A natural Turing-universal model of computation that can be implemented by 2D algorithmic self-assembly is the class of 1D cellular automata. A simple but interesting choice for the local cellular automaton rule is the exclusive–or (XOR) function: at each time step, each cell is computed as the XOR of its two neighbors. Beginning with a row of all ‘0's punctuated by a single central ‘1,' snapshots of the cellular automaton's state at successive time steps may be stacked one on top of the other to produce a space–time history identical to Pascal's triangle (Bondarenko 1993) modulo 2 (Figure 1A, left), which is a discrete form of Sierpinski's fractal triangle (Figure 1A, right). To represent this cellular automaton as a tiling, each local context present in the space–time history must have a corresponding Wang tile whose shape represents the input and output occurring at that location (Figure 1B). Thus, we need four tiles, one for each entry of the truth table for XOR, and a linear input row representing the initial state of the cellular automaton (Figure 1C). Given these tiles and the input row there is a unique way to tile the upper half-plane without mismatches or missing tiles—the Sierpinski Tiling—which reproduces the cellular automaton's space–time history (Figure 1D).
Figure 1. [Figure Notes ommitted - ISCID News Editor]
Whereas execution of a cellular automaton occurs perfectly and synchronously, molecular self-assembly is asynchronous and may have many types of errors. To be successful, an implementation of cellular automata by molecular tiling must address four challenges: (1) The abstract tiles must be translated into molecules (molecular tiles) that readily form 2D crystals. (2) Molecular tiles must be programmed with specific binding domains that match the logic of the chosen abstract tiles. (3) The binding of molecular tiles must be sufficiently cooperative to enforce the correct order of assembly and prevent errors. (4) Assembly of molecular tiles must occur on a specified nucleating structure, and spurious nucleation must be suppressed. These properties are necessary and sufficient for implementing not only the XOR cellular automaton, but also any other 1D cellular automaton. All four have been shown individually: several types of DNA Wang tiles have been designed and shown to grow into micron-scale 2D periodic crystals (Winfree et al. 1998a; Mao et al. 1999; LaBean et al. 2000b); the interactions between these tiles can be programmed by sequence-specific hybridization (Winfree et al. 1998a; Mao et al. 2000); cooperative binding of multiple domains ensures specificity—the right tile attaches in the right place (Winfree et al. 1998b; Mao et al. 2000); and input to the self-assembly process can be provided by a single-stranded template (LaBean et al. 2000a; Yan et al. 2003a). Here we demonstrate, via self-assembly of Sierpinski triangles, that all four challenges can be simultaneously overcome, thus establishing all the mechanisms necessary to implement arbitrary cellular automata. The Sierpinski tiling, then, gives rise to a new type of aperiodic crystal—an algorithmic crystal.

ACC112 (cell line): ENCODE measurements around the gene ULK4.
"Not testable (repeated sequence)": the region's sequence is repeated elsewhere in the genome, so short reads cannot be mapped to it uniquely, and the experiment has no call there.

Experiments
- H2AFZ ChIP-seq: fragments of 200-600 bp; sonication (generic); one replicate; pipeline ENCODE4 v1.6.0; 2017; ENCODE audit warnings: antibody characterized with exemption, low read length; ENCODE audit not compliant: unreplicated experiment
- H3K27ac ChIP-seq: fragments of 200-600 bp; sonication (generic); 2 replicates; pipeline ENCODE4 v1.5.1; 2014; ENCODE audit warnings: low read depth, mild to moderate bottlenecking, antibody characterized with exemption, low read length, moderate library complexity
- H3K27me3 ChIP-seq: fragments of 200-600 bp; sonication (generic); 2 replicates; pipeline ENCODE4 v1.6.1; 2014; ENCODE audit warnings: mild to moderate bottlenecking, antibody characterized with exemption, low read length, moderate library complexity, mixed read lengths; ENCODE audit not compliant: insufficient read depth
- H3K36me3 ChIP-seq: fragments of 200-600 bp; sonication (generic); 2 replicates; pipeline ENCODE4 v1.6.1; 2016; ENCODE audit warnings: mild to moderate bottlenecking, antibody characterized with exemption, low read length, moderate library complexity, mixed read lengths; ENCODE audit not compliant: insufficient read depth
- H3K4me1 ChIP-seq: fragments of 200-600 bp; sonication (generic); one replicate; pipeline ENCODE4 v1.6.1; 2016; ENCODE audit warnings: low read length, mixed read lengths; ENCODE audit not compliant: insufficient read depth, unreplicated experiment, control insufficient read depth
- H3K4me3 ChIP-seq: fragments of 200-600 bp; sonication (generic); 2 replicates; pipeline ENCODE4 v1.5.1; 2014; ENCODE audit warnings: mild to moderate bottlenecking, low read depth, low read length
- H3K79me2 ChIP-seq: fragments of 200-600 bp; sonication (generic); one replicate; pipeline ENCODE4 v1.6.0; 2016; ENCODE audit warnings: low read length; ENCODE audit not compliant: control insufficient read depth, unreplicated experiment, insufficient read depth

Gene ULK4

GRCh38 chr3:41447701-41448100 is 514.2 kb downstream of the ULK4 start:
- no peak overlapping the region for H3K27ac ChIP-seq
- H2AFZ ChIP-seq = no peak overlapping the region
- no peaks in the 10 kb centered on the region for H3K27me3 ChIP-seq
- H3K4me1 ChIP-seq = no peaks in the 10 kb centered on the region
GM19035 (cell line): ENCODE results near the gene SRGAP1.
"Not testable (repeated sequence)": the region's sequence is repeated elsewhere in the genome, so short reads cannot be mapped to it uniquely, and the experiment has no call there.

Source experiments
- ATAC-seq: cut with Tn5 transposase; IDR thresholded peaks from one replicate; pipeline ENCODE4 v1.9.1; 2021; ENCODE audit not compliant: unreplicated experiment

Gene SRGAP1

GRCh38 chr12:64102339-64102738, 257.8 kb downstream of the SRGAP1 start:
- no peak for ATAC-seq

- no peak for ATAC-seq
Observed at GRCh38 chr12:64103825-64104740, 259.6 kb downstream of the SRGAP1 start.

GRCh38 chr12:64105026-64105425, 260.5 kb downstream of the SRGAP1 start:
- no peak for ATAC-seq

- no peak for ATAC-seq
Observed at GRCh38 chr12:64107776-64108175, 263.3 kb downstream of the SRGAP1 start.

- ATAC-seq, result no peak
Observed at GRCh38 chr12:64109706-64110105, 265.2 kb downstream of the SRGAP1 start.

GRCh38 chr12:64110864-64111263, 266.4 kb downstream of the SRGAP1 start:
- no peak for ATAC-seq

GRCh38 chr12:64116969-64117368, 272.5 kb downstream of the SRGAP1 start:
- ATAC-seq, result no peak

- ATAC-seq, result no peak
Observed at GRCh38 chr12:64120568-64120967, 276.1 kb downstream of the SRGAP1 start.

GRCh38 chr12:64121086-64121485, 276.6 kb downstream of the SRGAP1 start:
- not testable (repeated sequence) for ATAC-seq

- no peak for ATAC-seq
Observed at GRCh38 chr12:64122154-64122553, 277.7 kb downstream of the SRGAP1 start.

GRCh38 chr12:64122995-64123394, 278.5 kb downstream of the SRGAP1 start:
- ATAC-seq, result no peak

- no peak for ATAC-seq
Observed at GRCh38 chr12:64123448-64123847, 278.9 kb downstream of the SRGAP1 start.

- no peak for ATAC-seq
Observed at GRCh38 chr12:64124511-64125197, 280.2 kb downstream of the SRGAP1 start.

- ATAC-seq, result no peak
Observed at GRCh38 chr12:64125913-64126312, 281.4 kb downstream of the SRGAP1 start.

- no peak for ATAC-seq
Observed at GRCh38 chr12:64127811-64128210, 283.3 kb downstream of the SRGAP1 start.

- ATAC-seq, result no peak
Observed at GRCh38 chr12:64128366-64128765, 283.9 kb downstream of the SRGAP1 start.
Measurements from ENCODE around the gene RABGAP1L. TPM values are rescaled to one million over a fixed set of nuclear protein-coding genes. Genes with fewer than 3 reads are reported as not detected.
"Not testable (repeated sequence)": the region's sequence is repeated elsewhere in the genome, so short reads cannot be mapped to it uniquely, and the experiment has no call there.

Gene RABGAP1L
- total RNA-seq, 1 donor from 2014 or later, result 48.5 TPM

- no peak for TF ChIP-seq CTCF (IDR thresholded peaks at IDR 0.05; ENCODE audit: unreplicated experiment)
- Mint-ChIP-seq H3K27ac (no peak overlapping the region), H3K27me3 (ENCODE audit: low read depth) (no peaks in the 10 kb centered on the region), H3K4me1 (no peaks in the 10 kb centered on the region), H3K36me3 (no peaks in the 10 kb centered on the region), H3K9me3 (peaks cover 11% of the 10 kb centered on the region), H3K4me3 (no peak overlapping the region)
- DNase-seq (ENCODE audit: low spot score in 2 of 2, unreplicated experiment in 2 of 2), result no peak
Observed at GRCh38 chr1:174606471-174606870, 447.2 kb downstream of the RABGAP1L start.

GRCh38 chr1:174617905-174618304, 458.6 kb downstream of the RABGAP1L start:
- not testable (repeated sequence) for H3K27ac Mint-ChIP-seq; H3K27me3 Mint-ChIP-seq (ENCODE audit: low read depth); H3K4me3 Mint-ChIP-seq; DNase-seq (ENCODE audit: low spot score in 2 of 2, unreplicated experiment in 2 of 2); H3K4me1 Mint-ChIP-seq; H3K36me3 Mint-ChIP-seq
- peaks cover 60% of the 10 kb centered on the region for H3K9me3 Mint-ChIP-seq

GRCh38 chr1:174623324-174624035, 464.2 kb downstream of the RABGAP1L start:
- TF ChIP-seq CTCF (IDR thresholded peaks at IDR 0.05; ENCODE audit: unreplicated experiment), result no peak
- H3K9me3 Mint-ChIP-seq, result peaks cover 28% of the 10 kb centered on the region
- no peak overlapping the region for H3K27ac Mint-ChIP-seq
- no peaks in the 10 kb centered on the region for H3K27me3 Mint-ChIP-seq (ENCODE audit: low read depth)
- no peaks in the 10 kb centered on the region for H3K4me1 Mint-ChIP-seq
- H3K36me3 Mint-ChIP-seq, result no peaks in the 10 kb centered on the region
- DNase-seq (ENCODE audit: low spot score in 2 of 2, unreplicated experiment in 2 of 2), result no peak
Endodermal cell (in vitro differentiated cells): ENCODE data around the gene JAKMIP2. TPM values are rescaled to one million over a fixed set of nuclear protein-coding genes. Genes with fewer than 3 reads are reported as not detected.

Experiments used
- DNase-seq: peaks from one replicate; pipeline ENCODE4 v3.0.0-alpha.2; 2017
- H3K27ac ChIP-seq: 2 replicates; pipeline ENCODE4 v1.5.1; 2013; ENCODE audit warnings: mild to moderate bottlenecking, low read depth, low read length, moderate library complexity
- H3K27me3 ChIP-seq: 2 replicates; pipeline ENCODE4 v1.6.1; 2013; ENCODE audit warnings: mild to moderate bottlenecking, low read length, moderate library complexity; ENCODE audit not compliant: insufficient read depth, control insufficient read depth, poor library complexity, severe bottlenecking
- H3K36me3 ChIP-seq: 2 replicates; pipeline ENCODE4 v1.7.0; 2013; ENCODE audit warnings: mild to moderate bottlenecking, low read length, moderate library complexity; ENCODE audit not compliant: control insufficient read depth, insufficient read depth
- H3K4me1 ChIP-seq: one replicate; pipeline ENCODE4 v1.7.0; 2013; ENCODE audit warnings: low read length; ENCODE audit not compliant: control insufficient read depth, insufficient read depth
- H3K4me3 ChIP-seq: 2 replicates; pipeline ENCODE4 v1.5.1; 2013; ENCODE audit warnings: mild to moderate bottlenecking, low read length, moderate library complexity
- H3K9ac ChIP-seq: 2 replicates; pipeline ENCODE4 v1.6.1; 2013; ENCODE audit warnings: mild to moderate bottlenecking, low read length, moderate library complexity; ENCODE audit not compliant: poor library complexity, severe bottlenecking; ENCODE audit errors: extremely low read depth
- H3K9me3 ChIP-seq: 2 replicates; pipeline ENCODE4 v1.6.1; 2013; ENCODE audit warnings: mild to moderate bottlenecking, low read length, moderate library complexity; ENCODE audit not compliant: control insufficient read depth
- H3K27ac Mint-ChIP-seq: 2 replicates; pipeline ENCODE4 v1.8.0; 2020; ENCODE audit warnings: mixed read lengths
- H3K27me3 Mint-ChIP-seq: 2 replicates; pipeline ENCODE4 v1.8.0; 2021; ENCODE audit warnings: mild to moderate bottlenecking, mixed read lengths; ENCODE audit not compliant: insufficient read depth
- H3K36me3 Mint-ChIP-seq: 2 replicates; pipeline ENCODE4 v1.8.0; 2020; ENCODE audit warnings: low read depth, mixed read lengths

Modeling Tile-Based Self-Assembly
Preventing the types of errors mentioned above may seem impossible. For example, if a single binding domain is strong enough to hold a tile in place (red arrows in Figure 1C), then one would expect roughly 33% of tiles to mismatch with tiles in the layer below. Simulations of self-assembly shed light on how to avoid such dire circumstances. We use two levels of abstraction that isolate and address critical issues for the design and analysis of our algorithmic self-assembly experiments. How crystal morphology and patterning can be programmed by tile design in an inherently asynchronous assembly process is addressed by the abstract Tile Assembly Model (aTAM) (Winfree 1996, 1998a). To explore how physical parameters, such as tile concentration and temperature, affect crystal growth and influence error rates, we use the kinetic Tile Assembly Model (kTAM) based on reversible tile association and dissociation rates (Winfree 1998a).